Debian-LTS has updated ruby-activerecord-3.2 (access restriction bypass).

Fedora has updated bash (F24: code execution), bind (F24: denial of service), community-mysql (F23: unspecified), nodejs-tough-cookie (F23: denial of service), openjpeg2 (F24: denial of service), openssh (F24: null pointer dereference), pdns (F23: denial of service), and systemd (F24: denial of service).

Scientific Linux has updated python-twisted-web (SL7&6: HTTP proxy redirect).

Slackware has updated thunderbird (unspecified).

Ubuntu has updated pillow (14.04: regression in previous security update).

The 4.8 kernel has been released

Monday 3rd of October 2016 01:04:23 AM
Linus Torvalds has announced the availability of the 4.8 kernel: "So the last week was really quiet, which maybe means that I could probably just have skipped rc8 after all. Oh well, no real harm done." Some of the headline changes in this release include support for transparent huge pages in the tmpfs filesystem, a new formatted documentation subsystem and a number of documentation changes to match, a new timeout subsystem that should address the latency problems experienced by its predecessor, continued work on the express data path for high-performance network routing, build-system improvements allowing the use of GCC plugins, the hardened usercopy security work, and much more. The KernelNewbies 4.8 page is still under construction as of this writing, but should contain lots of details in the near future.

[$] Why kernel development still uses email

Saturday 1st of October 2016 09:19:09 PM
In a world full of fancy development tools and sites, the kernel project's dependence on email and mailing lists can seem quaintly dated, if not positively prehistoric. But, as Greg Kroah-Hartman pointed out in a Kernel Recipes talk titled "Patches carved into stone tablets", there are some good reasons for the kernel community's choices. Rather than being a holdover from an older era, email remains the best way to manage a project as large as the kernel.

Varda: The Mysterious Fiber Bomb Problem: A Debugging Story

Friday 30th of September 2016 10:58:08 PM
Over at the Sandstorm Blog, project founder Kenton Varda relates a debugging war story. Sandstorm web servers would mysteriously peg the CPU around once a week, slowing request processing to a crawl, seemingly at random. "Obviously, we needed to take a CPU profile while the bug was in progress. Of course, the bug only reproduced in production, therefore we’d have to take our profile in production. This ruled out any profiling technology that would harm performance at other times – so, no instrumented binaries. We’d need a sampling profiler that could run on an existing process on-demand. And it would have to understand both C++ and V8 Javascript. (This last requirement ruled out my personal favorite profiler, pprof from google-perftools.) Luckily, it turns out there is a correct modern answer: Linux’s “perf” tool. This is a sampling profiler that relies on Linux kernel APIs, thus not requiring loading any code into the target binary at all, at least for C/C++. And for Javascript, it turns out V8 has built-in support for generating a “perf map”, which tells the tool how to map JITed code locations back to Javascript source: just pass the --perf_basic_prof_only_functions flag on the Node command-line. This flag is safe in production – it writes some data to disk over time, but we rebuild all our VMs weekly, so the files never get large enough to be a problem."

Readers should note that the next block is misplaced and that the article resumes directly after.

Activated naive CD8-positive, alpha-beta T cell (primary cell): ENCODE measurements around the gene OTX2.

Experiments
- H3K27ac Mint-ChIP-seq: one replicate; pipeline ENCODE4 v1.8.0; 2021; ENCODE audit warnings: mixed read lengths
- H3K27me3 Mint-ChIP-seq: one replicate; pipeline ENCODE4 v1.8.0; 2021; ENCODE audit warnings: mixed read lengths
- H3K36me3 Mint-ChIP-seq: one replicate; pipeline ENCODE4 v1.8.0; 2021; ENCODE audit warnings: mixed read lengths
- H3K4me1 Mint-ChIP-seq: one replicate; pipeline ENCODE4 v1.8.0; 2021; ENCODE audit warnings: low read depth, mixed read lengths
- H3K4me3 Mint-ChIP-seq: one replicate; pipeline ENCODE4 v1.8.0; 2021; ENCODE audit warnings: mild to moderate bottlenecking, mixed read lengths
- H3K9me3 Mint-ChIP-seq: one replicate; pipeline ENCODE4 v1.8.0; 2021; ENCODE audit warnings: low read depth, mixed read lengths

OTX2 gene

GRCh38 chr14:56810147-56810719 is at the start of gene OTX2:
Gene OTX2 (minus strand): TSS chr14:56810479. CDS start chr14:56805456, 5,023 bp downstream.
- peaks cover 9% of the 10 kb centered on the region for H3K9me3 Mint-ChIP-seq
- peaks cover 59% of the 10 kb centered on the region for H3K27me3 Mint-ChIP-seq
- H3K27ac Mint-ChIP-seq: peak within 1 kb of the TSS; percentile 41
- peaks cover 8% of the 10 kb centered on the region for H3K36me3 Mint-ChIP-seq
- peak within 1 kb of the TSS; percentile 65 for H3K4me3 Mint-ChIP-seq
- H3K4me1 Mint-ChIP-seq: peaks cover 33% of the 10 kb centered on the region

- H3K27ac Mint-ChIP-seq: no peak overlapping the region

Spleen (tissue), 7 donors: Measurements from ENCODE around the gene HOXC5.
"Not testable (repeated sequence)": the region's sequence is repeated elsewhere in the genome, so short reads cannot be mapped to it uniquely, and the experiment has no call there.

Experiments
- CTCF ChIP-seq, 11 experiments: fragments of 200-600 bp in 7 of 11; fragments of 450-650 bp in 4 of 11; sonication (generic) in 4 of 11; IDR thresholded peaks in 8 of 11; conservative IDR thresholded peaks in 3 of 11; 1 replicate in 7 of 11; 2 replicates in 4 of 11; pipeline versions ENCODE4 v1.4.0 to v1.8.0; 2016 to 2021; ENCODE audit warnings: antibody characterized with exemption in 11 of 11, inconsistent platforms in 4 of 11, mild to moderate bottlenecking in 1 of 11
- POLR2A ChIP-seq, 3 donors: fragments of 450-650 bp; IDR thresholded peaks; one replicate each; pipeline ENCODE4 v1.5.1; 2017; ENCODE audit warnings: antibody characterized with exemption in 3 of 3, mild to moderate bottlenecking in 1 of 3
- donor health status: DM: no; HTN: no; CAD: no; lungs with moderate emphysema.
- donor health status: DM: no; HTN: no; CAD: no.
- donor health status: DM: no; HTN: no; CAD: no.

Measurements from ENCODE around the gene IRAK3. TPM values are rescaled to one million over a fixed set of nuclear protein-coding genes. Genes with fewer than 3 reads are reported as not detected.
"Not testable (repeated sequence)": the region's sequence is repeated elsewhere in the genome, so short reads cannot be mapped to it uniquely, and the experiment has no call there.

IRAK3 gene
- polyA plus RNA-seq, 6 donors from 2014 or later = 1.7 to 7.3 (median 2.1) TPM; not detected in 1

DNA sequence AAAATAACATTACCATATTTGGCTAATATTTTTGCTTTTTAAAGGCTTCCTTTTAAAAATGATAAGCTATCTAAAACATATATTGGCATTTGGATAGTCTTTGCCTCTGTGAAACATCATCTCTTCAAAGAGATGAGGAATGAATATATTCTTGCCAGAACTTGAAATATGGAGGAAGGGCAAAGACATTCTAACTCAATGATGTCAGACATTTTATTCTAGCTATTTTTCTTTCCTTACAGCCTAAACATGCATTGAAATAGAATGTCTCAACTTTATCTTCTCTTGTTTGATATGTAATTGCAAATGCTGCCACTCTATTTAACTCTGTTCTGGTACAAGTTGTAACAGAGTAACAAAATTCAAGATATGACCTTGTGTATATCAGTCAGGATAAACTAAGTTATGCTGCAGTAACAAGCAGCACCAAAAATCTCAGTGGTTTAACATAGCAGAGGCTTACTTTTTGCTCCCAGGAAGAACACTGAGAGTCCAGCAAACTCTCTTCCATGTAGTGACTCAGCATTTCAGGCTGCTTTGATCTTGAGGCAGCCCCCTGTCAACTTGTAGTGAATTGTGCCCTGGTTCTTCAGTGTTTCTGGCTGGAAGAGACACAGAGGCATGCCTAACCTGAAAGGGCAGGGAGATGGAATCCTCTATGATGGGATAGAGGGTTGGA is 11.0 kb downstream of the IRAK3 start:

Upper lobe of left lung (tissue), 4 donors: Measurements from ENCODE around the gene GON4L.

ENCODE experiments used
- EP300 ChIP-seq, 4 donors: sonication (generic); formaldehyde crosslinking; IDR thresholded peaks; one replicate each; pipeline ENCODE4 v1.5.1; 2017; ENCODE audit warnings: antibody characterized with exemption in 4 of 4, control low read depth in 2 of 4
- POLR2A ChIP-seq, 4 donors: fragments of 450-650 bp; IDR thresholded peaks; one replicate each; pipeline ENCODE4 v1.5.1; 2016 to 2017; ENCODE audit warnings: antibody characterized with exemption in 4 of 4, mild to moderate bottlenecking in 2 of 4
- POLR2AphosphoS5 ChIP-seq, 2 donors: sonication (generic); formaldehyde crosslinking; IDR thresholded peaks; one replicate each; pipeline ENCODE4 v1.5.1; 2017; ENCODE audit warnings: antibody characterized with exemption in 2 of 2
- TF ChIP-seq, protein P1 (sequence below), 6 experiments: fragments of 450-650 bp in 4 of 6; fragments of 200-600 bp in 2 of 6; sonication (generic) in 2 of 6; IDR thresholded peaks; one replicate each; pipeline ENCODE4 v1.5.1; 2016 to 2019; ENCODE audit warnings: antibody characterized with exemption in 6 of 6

Friday's security advisories

Friday 30th of September 2016 05:58:53 PM

Arch Linux has updated c-ares (code execution) and wordpress (multiple vulnerabilities).

CentOS has updated python-twisted-web (C7; C6: HTTP proxy redirect).

Debian has updated wordpress (multiple vulnerabilities).

Debian-LTS has updated chicken (two vulnerabilities), firefox-esr (regression in previous security update), icedove (multiple vulnerabilities), and ruby-activesupport-3.2 (access restriction bypass).

Fedora has updated curl (F23: code execution) and php-adodb (F24; F23: SQL injection).

openSUSE has updated libgcrypt (42.1: flawed random number generation), openjpeg (42.1: denial of service), and postgresql93 (13.2: two vulnerabilities).

Oracle has updated python-twisted-web (OL7; OL6: HTTP proxy redirect).

Red Hat has updated python-twisted-web (RHEL7&6: HTTP proxy redirect).

SUSE has updated pidgin (SLE11: multiple vulnerabilities) and postgresql94 (SLE11: two vulnerabilities).

Stable kernels 4.7.6 and 4.4.23

Friday 30th of September 2016 09:17:41 AM
Greg Kroah-Hartman has released the 4.7.6 and 4.4.23 stable kernels with the usual set of important fixes.

Security updates for Thursday

Thursday 29th of September 2016 06:39:57 PM

CentOS has updated bind (C7; C6; C5: denial of service), bind97 (C5: denial of service), kvm (C5: two vulnerabilities), and openssl (C7; C6: multiple vulnerabilities).

Fedora has updated vfrnav (F24: unspecified).

Oracle has updated bind (OL7; OL6; OL5: denial of service) and bind97 (OL5: denial of service).

Scientific Linux has updated bind (denial of service), bind97 (SL5: denial of service), kvm (SL5: two vulnerabilities), and openssl (SL7&6: multiple vulnerabilities).

SUSE has updated postgresql93 (SLE12: two vulnerabilities) and postgresql94 (SLE12: two vulnerabilities).